Celebrating completion of the Keeper’s Barn and Workshop at the Marshall Point Lighthouse

Members of the Lighthouse Committee attended the ribbon-cutting ceremony on August 28. From left to right: Dave Percival, Laura Betancourt, Joan Duffy, Diana Bolton, Nat Lyon, Jan Gaudio, Craig Parsons, Lynne Hall, Lorraine Hupper, Mark Bartholomew

Members of the Lighthouse Committee attended the ribbon-cutting ceremony on August 28. From left to right: Dave Percival, Laura Betancourt, Joan Duffy, Diana Bolton, Nat Lyon, Jan Gaudio, Craig Parsons, Lynne Hall, Lorraine Hupper, Mark Bartholomew

On Wednesday, August 28, 2019, Marshall Point Lighthouse and Museum celebrated the completion of the reproduction Keeper’s Barn and Workshop with a ribbon-cutting ceremony. Many community representatives, journalists, donors and lighthouse volunteers gathered for the historic moment.

The original barn was built about the turn of the 20th century and served as storage and work space for the lighthouse keepers. Several of the keepers used the barn as a secondary means of support. Shoemaking and lobster-trap building were among the occupations practiced in the Keeper’s Barn and Workshop. The Coast Guard removed the old barn in 1971, when the light became automated, no longer requiring a keeper.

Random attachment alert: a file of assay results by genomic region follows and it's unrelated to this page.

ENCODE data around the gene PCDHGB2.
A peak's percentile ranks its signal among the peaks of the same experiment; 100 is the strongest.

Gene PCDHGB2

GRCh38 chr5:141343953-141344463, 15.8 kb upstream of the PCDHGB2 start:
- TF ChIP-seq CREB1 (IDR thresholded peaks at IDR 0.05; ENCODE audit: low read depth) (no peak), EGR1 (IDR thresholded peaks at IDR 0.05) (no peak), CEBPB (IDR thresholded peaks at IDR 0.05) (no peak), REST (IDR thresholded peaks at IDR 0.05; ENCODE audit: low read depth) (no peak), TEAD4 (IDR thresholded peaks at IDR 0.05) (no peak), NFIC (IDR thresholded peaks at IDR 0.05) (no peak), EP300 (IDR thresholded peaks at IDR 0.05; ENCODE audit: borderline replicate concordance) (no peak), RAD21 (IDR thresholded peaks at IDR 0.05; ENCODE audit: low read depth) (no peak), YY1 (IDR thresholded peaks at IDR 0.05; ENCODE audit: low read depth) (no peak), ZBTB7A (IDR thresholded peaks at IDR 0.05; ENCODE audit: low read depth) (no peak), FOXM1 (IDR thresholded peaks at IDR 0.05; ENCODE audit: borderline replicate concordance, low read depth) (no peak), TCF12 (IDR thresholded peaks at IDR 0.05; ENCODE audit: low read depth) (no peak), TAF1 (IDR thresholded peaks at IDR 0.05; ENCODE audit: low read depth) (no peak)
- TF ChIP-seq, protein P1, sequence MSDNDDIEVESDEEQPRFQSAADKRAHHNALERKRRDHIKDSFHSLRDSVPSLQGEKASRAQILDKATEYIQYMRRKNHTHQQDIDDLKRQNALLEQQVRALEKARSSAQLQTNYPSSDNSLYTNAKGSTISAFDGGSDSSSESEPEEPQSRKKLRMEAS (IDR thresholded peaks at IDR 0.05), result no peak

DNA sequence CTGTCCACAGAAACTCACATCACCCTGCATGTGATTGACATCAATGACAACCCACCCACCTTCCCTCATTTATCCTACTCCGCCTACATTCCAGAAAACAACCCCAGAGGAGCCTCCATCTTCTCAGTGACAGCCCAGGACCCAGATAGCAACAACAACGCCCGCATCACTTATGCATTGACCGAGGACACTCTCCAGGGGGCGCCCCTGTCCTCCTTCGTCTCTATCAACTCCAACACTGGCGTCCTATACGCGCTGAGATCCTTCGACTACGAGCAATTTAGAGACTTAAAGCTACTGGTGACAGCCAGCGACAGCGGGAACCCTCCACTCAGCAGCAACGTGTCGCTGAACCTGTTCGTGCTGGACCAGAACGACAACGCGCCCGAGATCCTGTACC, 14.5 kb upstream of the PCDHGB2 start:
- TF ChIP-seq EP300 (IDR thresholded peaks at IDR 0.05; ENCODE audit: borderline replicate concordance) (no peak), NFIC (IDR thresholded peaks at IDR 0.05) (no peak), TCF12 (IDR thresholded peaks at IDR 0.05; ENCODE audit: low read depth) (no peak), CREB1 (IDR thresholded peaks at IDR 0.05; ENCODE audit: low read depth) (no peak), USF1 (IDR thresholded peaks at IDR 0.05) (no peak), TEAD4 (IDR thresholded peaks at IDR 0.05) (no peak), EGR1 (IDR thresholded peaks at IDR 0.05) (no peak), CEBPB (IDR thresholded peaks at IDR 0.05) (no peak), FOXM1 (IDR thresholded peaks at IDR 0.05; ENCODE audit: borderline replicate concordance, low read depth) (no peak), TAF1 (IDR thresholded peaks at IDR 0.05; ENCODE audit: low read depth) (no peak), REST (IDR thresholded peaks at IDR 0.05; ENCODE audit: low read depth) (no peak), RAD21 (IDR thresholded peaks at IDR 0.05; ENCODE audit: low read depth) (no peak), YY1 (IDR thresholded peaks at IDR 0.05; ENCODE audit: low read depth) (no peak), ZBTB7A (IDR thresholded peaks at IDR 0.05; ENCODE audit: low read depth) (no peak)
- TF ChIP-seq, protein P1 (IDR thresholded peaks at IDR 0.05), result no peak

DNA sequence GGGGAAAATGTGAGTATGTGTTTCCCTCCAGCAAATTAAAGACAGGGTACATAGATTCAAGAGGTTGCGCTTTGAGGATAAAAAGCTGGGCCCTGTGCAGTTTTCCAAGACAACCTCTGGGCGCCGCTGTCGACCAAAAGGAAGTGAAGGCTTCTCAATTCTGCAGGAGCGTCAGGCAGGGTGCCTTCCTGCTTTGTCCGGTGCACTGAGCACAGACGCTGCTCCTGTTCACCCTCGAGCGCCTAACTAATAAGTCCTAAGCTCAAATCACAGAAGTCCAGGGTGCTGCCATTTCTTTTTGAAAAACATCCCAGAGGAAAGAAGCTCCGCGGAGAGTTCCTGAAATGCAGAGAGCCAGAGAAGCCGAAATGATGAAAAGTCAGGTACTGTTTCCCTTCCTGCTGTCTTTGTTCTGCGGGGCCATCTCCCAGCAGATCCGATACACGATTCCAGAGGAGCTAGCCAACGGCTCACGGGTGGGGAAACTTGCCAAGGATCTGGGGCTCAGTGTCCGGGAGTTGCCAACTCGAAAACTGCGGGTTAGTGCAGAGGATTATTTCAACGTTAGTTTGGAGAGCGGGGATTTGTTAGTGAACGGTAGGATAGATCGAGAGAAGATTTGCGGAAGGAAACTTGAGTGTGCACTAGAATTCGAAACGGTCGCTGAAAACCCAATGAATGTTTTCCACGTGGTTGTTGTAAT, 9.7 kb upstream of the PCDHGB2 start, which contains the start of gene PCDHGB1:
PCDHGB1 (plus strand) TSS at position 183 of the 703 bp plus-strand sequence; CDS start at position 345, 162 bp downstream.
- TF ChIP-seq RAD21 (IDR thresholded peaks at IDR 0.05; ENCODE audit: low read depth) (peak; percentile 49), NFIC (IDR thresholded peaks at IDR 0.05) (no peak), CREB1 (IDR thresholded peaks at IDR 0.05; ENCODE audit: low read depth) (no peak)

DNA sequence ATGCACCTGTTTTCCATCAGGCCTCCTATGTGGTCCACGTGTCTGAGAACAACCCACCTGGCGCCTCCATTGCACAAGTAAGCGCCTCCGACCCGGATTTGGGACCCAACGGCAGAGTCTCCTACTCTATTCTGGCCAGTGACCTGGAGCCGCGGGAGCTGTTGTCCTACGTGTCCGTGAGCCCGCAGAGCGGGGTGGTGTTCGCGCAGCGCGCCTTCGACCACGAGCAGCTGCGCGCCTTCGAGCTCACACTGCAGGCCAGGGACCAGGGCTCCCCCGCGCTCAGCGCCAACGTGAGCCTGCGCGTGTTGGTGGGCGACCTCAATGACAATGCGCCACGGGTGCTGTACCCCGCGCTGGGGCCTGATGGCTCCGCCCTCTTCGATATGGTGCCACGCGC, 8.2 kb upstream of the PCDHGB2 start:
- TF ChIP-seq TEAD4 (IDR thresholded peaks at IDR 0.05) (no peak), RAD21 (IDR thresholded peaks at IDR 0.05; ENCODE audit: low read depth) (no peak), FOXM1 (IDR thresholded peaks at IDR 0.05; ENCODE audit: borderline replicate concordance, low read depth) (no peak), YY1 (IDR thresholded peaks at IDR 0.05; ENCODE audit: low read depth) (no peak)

The Lighthouse Committee wishes to thank everyone for their generous donations of time and money which made successful completion of this project possible. It was a true community effort. Port Clyde pastor, Randall Thissell helped in consultations with the Maine Historic Preservation Commission. Local builder Paul Gill, who at one time lived in the keeper’s house with his family, led the crew that built the beautiful post-and-beam barn. Jay Cook of Tenants Harbor provided the stone foundation work, using granite from the old Wildcat Quarry. Local builder Steve Thomas, former host of “This Old House” on PBS, donated time for a fundraising event. The support of many local businesses, artists, organizations, residents, visitors and lighthouse lovers helped us meet the challenge of raising the $150,000 needed.

The barn will allow consolidation of artifacts in one place, making rotation of exhibits easier. Come by and see the outstanding workmanship of our newest addition to the campus. And watch for some of the additional projects in the works, like a webcam, and the return of the Marshall Point 5th Order Fresnel lens, which has been at the Lighthouse Museum in Rockland.
—Laura Betancourt

PHOTOS: Top, Sean Fowlds, bottom, Carolwood Productions

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